By ZEINAB NAJM
DEARBORN — Hundreds of visitors crowed the Henry Ford Museum for a chance to view one of the museum’s most prized artifacts up close.
Anticipation filled the air as visitors chatted while they awaited their turn to view the artifact.
On display was the rocking chair President Abraham Lincoln was assassinated in, but without its regular glass case.
The museum commemorated the 150 anniversary of Lincoln’s assassination with an open display for one day only on April 15.
Along with the chair, there were photos and a history lesson with facts displayed on large screens as visitors filled the Museum Plaza. A panel of experts from the museum held a discussion answering frequently asked questions about the Lincoln chair.
How did the chair end up at the museum? Is there really blood stains on the chair?
The line for the chair was wrapped around the museum filled with eager visitors. The rocking chair was sitting on an elevated circular stage surrounded by a gate, guards dressed in Civil War Union uniforms, and police officers.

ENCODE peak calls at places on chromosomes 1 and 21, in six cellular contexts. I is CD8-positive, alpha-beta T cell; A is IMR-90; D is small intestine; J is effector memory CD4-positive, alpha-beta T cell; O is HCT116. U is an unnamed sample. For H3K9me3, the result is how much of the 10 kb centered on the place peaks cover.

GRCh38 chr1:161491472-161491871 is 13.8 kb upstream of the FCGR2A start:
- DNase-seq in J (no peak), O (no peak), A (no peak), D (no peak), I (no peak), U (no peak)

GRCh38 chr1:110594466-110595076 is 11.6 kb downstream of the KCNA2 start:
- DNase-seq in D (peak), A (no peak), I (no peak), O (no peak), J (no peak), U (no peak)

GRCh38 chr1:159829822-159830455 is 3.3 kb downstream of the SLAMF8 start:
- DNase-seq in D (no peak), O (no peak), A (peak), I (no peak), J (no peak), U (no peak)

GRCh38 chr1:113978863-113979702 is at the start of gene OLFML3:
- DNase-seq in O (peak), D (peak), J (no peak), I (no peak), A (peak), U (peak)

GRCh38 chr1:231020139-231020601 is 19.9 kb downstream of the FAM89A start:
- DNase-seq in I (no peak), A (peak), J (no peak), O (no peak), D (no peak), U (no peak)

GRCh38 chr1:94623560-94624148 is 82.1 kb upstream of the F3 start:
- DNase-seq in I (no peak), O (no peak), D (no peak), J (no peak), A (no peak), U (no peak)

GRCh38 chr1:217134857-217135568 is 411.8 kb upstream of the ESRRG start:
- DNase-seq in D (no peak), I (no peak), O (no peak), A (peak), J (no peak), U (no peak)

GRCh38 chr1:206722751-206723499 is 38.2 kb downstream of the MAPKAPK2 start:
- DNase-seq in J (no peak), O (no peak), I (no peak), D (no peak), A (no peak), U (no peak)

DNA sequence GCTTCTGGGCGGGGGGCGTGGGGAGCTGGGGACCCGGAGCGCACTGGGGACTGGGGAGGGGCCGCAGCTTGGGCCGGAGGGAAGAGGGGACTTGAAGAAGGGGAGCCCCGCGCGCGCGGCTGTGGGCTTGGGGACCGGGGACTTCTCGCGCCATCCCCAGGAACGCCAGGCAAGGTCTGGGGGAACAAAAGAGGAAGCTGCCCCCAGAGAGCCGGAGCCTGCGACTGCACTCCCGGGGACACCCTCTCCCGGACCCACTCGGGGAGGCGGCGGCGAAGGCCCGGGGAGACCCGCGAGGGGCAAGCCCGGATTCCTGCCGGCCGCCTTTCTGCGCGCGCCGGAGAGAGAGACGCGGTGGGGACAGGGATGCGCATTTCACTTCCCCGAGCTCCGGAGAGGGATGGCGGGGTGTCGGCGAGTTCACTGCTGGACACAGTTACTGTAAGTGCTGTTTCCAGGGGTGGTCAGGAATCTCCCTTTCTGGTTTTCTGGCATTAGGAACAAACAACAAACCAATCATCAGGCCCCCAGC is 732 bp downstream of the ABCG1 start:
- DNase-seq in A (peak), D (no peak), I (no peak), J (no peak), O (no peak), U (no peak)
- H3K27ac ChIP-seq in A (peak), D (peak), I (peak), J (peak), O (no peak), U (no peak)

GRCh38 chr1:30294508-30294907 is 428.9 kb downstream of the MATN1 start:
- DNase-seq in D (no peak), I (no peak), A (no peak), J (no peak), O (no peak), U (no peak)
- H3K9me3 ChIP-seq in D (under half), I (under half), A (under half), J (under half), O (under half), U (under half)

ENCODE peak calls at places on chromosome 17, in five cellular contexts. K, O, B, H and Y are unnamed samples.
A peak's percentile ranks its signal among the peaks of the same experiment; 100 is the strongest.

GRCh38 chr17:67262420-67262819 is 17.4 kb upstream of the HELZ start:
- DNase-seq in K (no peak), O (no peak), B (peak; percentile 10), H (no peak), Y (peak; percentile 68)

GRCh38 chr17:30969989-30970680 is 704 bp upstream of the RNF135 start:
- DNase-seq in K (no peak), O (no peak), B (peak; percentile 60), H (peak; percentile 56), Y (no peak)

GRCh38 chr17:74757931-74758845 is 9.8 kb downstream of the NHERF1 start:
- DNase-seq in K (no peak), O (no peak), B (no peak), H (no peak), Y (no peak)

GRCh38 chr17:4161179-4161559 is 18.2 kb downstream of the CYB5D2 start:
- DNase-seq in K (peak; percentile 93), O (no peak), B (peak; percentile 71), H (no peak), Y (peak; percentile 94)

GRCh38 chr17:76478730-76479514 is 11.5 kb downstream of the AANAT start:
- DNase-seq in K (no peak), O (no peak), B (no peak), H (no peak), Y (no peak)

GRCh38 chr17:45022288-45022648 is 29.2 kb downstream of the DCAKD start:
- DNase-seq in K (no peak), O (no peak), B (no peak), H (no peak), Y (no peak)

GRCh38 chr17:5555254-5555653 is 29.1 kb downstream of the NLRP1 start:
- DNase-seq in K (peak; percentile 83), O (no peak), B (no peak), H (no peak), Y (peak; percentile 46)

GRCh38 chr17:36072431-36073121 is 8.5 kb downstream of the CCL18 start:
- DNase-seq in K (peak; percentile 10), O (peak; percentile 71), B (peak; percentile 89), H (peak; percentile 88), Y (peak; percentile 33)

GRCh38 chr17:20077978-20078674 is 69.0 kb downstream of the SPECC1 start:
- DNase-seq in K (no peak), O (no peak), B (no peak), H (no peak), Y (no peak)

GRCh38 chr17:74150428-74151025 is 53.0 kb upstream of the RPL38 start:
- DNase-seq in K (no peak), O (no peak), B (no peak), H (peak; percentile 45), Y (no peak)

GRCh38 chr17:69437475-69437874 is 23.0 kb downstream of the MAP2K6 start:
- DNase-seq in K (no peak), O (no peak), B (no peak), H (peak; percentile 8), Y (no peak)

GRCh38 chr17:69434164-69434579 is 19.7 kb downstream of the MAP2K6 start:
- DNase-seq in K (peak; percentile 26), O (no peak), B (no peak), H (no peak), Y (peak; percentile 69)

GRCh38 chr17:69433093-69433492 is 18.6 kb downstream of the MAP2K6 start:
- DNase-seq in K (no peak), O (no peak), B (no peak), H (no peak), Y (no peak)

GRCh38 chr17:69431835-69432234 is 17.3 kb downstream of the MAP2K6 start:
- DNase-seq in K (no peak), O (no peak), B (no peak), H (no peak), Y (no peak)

Visitors were able to examine the chair closely and get a 360-degree view. They were able to look at the blood stains, hair grease stains and the original silk material.
Kerri Mendez was one of many in attendance, who brought her son to see the chair.
“He loves history and learning about new things about the past,” she said. “I think it’s great that the museum decided to do this. It’s a really cool idea.”
University of Michigan student Logan Hansen admitted he skipped class to make the trip to Dearborn to see the chair outside of its regular glass display case.
“I’m always reading about history and looking up historic dates,” he said. “Once I saw that today was the 150th anniversary I had to make the trip here to see the chair.”
The chair was at Ford’s Theatre in Washington, D.C., on April 14, 1865, for Lincoln to sit while he watched the play “Our American Cousin.” The president was shot by John Wilkes Booth during the performance and died the following day.
After the assassination, the chair was used as evidence during the investigation. It was than placed in storage at the Smithsonian in 1869.
Blanche Chapman Ford, the widow of theater manager Harry Clay Ford asked the Smithsonian in 1928 if she could have the chair.
A year later the chair was put on auction, selling for $2,400 to antique dealer Israel Sack who gifted it to auto pioneer Henry Ford.
Visitors also visited the museum to take advantage of the free museum admission. Greenfield Village opened for the season the same day.
Museum goers were able to tour the Logan County (Ill.) Courthouse, which is the building Lincoln practiced law during the 1840s.
Ford purchased the building in 1930 and brought it to Dearborn from Logan County.
(Zeinab Najm can be reached at firstname.lastname@example.org.)